VRRP makes DNS load-balancing a feasible option. The cost of DNS load-balancing is the danger that one of the IP addresses published in the DNS may become unavailable, thereby causing service disruption until it can be removed from the RRset. Using VRRP virtual addresses in A records reduces that danger considerably. By using two VRIDs between two hosts -- each a master for one -- you can use DNS to split the load across both but with confidence that should either fail the other will step in and provide service for the other VRID.

serverid = 50
# master for VRID 50:
priority = 250
addr =
masterscript = /usr/local/etc/vrrp/vrid50_master.sh
backupscript = /usr/local/etc/vrrp/vrid50_backup.sh
password = crashbangbump
interface = xl0

serverid = 55
# slave for VRID 55:
priority = 100
addr =
masterscript = /usr/local/etc/vrrp/vrid55_master.sh
backupscript = /usr/local/etc/vrrp/vrid55_backup.sh
password = whizzflump
interface = xl1

With a little DNS, you can distribute load as one-third, two-thirds without fear of disruption should either server fail using:

mail.example.org.	600	IN A
			600	IN A
			600	IN A

Adding and removing VRRP servers

Introducing a new machine intended to be a master is seamless. Set its priority appropriately and let the VRRP election do the work.

Stopping a master is a little more involved. The next preference slave will not promote itself until three times the heartbeat interval have passed if you simply disconnect the master. It's certainly not the end of the world but if you have advance warning there's no excuse for not having a smooth transfer of service.

Instead, modify the configuration of the slave you wish to become master and set its priority to higher than the current master. Then HUP freevrrpd on the slave. The reconfigured slave will become a master without any service interruption. Once that is completed the original master -- now an inactive slave -- can be brought down without impact.

Preventing failback after a failover

In some circumstances you may not want a master which experiences a problem, fails and subsequently recovers to resume responsibilty as the VRID master. Perhaps you insist on an a formal investigation of the cause before it resumes service, or you want to prevent flapping -- repetitive failures and recoveries in quick succession which would cause significant disruption to remote clients as the VRID moves to and fro.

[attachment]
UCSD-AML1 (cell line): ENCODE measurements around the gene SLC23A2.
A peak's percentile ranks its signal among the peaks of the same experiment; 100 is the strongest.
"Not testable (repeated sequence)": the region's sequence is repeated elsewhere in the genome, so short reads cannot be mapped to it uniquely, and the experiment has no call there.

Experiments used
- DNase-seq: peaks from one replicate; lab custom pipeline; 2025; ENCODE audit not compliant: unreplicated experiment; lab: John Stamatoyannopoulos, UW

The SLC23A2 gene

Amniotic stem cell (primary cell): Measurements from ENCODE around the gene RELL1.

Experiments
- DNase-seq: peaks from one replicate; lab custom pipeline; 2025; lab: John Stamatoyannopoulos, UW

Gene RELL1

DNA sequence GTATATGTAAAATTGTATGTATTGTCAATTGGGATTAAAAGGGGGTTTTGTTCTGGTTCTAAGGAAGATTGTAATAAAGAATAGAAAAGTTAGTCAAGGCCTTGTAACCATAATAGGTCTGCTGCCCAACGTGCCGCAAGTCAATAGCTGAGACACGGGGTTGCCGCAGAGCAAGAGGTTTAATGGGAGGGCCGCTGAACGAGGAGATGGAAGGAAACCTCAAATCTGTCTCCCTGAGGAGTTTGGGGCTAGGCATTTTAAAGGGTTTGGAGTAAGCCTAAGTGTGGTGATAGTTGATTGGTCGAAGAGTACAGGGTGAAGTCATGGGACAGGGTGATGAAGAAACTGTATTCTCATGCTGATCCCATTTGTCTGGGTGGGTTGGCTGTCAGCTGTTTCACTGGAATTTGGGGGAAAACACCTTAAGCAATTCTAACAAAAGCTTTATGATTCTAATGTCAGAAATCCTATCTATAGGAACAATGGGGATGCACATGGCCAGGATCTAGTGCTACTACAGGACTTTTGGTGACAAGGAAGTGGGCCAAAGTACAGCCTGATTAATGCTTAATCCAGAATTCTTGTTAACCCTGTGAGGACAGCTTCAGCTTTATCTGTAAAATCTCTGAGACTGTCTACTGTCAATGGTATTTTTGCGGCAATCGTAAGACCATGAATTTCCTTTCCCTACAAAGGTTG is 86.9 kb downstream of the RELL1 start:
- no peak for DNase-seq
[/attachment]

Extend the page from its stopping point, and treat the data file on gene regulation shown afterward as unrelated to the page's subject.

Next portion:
Modify the freevrrpd.conf in a masterscript


Be very, very wary of using the highest priority, 255. A host with a priority of 255 cannot be demoted to a slave. Such inflexibility works against the whole point of deploying a VRRP group. Refer to the Adding and removing VRRP servers section for why this is such a bad idea.

Any output from the event scripts is discarded - you will need to be sure they are quite clever as they're not going to be able to tell you what's gone wrong unless they write their own logs or submit messages to syslog.

Use one VRID per physical interface. VRRP moves not only IP addresses but a computed ethernet MAC address among hosts. The computation is a function of the interface's VRID. freevrrpd will recompute the VRRP MAC as it reads additional VRIDs from its configuration, which will cause it to apply in rapid succession a number of different MAC addresses to an interface. Should a client send an ARP query for the MAC of a VRRP IP address while freevrrpd is setting up multiple VRIDs, the client may receive a reply including an intermediate MAC instead of the final MAC. That client will be unable to communicate with the virtual address until its ARP cache entry times out.

Security considerations

Common sense dictates that you restrict physical access to the network segment you use for your server LAN. Someone who can place VRRP announcements onto your server segment could announce their system with a high enough priority to acquire master status for your VRIDs. You can use password authentication to raise the bar for blind spoofing. That said, anybody starting a rogue VRRP daemon on your ethernet can likely sniff traffic and will quickly pick up your password. Use a separate, dedicated ethernet segment for your important systems.

It should go without saying, but I'll say it anyway: none of this, in any way, removes the responsibility to keep your system and applications patched and current with respect to security vulnerabilities. This also applies to freevrrpd itself.

The freevrrpd daemon needs a bpf device. Without it, it cannot run. Personally I'm not concerned by the presence of bpf devices but some security recipes recommend removing them. If you have followed such instructions you will need to add a pseudo-device statement to your kernel configuration and rebuild. The GENERIC kernel already includes the following:

# The `bpf' pseudo-device enables the Berkeley Packet Filter.
# Be aware of the administrative consequences of enabling this!
pseudo-device	bpf		#Berkeley packet filter

which will work fine.


Yeah, a conclusion. Why not. Writing one sounds like a good idea.


$Id: vrrpforhostservices.html,v 1.1 2010/11/15 00:25:01 lecter Exp $